Posted by Nell Minow at 10:07 AM
Desson Thomson's Washington Post interview about Kevin Smith says that
No other filmmaker has made it his business to nurture, kibitz with, heckle and engage his fans on such an intimate, day-to-day basis.Smith spends several hours online because he enjoys the "constant validation" of interacting with his fans.
Alerted in 1995 to a Web site dedicated to "Clerks," Smith went to an Internet cafe in Red Bank and checked it out. He was so enchanted, he immediately hired its creator, Ming Chen, to do something similar for him.
When Chen suggested putting up a message board, Smith recalls his reaction: "I was, like, 'So at 2 in the morning, if I wake up and I'm, like, I suck, and I'm alone in the world, I can jump on there and have somebody be, like, I like what you do, and sleep better?' I was so dialed in to that notion."
Posted by Nell Minow at 7:51 AM
Well, I wouldn't want to release a good movie in the backwash of The Black Pearl, either. So it isn't surprising that the week after the biggest opening of all time we have a bit of counter-programming that is half-hearted at best with two crude comedies. What is interesting is that both have the same theme: the lives of an adorable young couple are disrupted and then enriched by the arrival of an obnoxious and out of control character who moves in with them.
In You, Me and Dupree the adorable couple (Matt Dillon and Kate Hudson) returns from their honeymoon to find that the groom's slacker best friend has lost his job and his apartment, so he moves in with them for "a couple of days." In Little Man, a hard-core criminal who is the size of a toddler (Marlon Wayans' head on the body of a small body) pretends to be a baby and is taken in by an adorable couple (Kerry Washington and Shawn Wayans). In neither case does hilarity ensue.
There have been a lot of classic movies about free spirits who turn the lives of straight-laced people upside down -- you know, the ones where the reserved and proper and play-by-the-rules type complains throughout the movie and then says at the end, "You know, this was the best day of my life."
Classics in this genre that have the characters actually living together include "The Odd Couple" and "The Man Who Came to Dinner." A slyly spicy movie about a three-way relationship is Noel Coward's "Design for Living." All are worth renting -- these are movies in which hilarity ensues, big time.
Posted by Nell Minow at 6:47 AM
Monday, July 10, 2006
If you bypass the annoyingly chirpy hostess, who reminds me of those awful "what's new in technology" shows they force-feed to airline passengers and some cheesy self-promotion, the new The 9 feature on Yahoo!, each day's 9 coolest sites, has a very promising start. I especially liked Daily Dancer. Remember the old advice, "Dance like no one is watching?" There now seems to be an addendum: "And then post it on the Internet." Even though I get a huge kick out of the new Mac ads (I'm a big Justin Long fan and am looking forward to his new movie, "Accepted," next month), I enjoyed the Vh1 parodies. The Ask a Ninja and cat massages dog clips are old news to anyone who's been on You Tube, it is shameful for them to try to plug their own Yahoo Buzz page, and the doodle like Jackson Pollock site just barely makes it only because they came up with the caption "Never Mind the Pollocks," but the Men Who Look Like Kenny Rogers is just the kind of time-waster the Internet was made for.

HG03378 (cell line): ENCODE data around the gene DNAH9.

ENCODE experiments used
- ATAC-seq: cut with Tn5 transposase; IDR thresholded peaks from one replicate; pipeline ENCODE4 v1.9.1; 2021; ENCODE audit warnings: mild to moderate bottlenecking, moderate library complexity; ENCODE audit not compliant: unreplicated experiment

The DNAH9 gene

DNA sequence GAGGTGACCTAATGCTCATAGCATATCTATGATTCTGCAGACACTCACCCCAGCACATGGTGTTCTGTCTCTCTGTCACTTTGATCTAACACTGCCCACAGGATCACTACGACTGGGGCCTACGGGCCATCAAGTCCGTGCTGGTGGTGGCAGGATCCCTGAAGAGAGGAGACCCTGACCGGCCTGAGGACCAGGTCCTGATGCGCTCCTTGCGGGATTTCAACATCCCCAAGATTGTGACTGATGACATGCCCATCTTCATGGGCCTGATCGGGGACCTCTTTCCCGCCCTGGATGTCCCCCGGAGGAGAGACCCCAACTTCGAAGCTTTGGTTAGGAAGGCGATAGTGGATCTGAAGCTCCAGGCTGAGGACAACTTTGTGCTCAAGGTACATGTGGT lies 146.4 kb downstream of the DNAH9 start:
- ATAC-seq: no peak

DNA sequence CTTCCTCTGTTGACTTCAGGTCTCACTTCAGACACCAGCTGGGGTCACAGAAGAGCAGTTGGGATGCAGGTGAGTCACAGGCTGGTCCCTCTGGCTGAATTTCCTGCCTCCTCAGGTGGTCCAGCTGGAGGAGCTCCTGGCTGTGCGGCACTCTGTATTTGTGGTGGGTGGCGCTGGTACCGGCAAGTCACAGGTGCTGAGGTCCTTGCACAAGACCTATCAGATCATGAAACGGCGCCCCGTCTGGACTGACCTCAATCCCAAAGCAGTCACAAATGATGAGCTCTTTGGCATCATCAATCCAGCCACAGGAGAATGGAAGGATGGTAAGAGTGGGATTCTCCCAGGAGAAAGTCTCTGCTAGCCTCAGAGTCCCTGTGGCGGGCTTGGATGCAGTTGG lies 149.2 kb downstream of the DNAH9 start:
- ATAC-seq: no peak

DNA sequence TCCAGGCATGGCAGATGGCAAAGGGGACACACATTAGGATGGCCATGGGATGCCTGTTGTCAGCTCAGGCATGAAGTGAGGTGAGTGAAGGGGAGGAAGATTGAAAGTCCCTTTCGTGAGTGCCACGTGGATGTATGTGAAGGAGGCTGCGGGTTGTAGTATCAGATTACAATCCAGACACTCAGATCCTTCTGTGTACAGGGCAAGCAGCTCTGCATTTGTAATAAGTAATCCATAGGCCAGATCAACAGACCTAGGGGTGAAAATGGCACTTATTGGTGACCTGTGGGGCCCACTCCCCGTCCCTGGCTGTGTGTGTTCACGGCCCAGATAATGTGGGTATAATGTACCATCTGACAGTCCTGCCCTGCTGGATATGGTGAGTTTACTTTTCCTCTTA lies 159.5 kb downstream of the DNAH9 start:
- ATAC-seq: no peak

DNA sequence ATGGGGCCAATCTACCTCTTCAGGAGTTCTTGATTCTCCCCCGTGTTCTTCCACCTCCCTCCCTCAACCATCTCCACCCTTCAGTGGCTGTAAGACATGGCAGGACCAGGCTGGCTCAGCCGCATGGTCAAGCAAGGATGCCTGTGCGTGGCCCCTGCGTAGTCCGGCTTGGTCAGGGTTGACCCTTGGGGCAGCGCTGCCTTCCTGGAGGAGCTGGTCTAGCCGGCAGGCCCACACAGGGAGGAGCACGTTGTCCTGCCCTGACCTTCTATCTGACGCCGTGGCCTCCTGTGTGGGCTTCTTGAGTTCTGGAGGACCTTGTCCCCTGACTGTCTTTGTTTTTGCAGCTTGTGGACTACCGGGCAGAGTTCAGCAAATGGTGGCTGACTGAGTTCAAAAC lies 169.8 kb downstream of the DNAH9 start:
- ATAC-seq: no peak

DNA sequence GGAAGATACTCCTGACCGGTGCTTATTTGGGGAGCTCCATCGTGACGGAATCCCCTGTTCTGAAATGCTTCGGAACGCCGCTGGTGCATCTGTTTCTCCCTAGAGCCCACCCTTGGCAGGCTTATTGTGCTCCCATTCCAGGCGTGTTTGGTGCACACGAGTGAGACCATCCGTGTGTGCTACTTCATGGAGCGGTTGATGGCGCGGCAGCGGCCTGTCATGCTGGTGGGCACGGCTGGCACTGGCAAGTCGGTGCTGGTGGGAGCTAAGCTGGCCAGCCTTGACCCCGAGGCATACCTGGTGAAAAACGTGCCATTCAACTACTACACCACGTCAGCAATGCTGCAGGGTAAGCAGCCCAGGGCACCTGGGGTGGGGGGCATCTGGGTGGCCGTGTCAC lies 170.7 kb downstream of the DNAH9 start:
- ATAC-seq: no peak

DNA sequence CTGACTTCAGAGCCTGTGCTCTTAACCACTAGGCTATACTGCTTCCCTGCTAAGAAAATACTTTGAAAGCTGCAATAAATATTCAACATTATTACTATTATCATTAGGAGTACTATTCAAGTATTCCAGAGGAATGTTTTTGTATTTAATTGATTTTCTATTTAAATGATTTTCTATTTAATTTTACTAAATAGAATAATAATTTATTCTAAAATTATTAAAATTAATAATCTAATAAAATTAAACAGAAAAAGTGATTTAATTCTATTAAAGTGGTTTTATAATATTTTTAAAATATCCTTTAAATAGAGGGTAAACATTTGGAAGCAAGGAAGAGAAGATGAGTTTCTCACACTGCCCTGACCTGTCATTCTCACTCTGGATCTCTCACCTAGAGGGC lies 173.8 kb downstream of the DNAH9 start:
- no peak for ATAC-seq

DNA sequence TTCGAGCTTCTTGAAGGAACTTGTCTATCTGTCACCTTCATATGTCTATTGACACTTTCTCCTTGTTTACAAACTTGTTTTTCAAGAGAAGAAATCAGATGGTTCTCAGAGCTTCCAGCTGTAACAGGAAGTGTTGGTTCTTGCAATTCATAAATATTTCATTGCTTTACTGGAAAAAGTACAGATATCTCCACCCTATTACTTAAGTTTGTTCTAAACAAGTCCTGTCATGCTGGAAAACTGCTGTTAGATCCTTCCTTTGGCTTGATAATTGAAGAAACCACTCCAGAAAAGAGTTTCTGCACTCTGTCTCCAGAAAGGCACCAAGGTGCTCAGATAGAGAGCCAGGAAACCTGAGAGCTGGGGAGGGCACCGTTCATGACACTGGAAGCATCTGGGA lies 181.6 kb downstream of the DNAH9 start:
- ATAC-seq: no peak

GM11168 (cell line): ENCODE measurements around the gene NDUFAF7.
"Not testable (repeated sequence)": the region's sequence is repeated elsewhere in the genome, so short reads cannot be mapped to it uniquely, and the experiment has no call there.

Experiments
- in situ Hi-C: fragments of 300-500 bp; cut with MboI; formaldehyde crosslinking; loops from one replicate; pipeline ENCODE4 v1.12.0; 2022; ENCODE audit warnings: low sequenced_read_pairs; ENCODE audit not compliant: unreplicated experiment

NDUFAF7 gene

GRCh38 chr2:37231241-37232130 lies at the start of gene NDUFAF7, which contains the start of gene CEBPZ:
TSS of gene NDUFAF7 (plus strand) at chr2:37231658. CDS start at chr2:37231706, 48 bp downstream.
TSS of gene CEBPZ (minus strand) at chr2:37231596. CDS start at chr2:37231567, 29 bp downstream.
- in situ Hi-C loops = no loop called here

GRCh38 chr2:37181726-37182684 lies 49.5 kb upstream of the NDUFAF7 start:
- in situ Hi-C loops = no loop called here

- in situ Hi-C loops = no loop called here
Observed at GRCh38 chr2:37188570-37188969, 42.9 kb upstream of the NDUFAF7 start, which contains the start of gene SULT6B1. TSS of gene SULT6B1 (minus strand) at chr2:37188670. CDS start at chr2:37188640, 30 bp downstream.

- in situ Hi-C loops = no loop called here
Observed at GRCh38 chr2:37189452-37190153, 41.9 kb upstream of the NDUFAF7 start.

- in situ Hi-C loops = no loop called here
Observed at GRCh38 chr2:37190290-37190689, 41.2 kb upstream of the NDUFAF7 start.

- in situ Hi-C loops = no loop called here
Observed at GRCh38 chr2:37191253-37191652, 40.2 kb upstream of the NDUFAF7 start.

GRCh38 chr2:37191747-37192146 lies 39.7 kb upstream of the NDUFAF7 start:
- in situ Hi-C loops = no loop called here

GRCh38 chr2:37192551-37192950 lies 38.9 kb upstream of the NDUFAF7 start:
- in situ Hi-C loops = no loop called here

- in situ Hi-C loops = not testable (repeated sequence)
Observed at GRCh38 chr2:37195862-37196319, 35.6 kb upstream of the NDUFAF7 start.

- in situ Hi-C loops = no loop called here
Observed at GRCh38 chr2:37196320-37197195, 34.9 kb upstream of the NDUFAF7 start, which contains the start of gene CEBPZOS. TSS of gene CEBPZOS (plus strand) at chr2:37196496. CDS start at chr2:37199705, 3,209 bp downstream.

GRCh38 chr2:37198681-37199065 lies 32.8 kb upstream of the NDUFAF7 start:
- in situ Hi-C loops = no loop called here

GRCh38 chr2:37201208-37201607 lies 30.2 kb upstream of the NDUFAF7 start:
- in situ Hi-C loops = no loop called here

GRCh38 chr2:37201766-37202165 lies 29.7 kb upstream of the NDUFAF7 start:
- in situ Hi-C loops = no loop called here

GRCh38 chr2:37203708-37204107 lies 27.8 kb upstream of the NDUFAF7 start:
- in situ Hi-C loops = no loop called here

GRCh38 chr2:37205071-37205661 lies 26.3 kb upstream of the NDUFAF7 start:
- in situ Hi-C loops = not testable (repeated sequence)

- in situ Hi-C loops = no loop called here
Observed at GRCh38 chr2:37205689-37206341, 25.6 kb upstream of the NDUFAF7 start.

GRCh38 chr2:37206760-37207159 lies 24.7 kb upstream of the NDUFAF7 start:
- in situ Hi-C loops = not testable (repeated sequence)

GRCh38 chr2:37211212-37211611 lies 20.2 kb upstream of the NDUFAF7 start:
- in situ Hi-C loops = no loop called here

Posted by Nell Minow at 9:26 PM
Saturday, July 08, 2006
Tuesday, July 04, 2006
The Washington Post has a great article about movie trailers as an art form. Some trailers give away the entire movie ("The Lake House") and some fundamentally misrepresent the movie ("Angel Eyes"). Some are miniature works of art themselves. Two of the article's examples, "Birth" and "Gerry," had trailers that were vastly more imaginative and appealing than the movies they were promoting.
The internet has made movie trailers more accessible -- and not just for viewing. First, sites like our own Yahoo! Movies make any trailers available to anyone at the click of a button. You don't have to buy a ticket to a movie and hope that the trailer you are looking for will be one of the two or three they show before the feature. More important, the trailers are accessible for viral mutation. "Brokeback Mountain" inspired faux trailers that became so popular online they were seen by more people than, well, "Birth" and "Gerry." And the already-legendary "Snakes on a Plane" ("SoaP" to those in the know), inspired fans to create fake trailers so popular that the producers brought star Samuel L. Jackson back for reshoots to add a line of dialogue from the fake trailer. I like that. Studios use trailers to tell us what we're going to see; now fans tell studios what we want to see.
Posted by Nell Minow at 10:47 AM
Monday, July 03, 2006
The Movie I've Seen the Most -- Slate asks film-makers and critics which films they watch over and over
Slate asked Spike Lee, Peter Farrelly, Paul Schrader, Philp Lopate, its own Dana Stevens, and others which films they've seen the most. Their answers are surprising, provocative ("The Wild Bunch?" "In the Realm of the Senses?" "Ghostbusters?") and a lot of fun. I especially love Peter Farrelly's story about knocking himself out with a 16-hour drive to get to a wedding and just making it...until he saw that "Something Wild" was on television. "I never made it to the church and I was about 20 minutes late to the reception."
Posted by Nell Minow at 11:29 PM
Sunday, July 02, 2006
The trailers for the new Nickeodeon movie "Barnyard" are very cute and the movie looks like a lot of fun. I like the way the cow shouts "MAN-a-bunga" when he jumps into the pond. But I couldn't help wondering -- I know I'm just a city girl, but aren't cows....female? Didn't the not-nearly-as-bad-as-its-reputation "Home on the Range" give its cow characters the voice talents of Roseanne Barr and Dame Judi Dench? But the cows in "Barnyard"have names like Eddie and Otis, with voices by Kevin James and Sam Elliott.
And another question -- a second animated movie in the same summer with cow-tipping humor? (The other one was "Cars.") Is there some kind of cow-tipping zeitgeist to make this a timely subject for kids' movies?
Posted by Nell Minow at 1:09 PM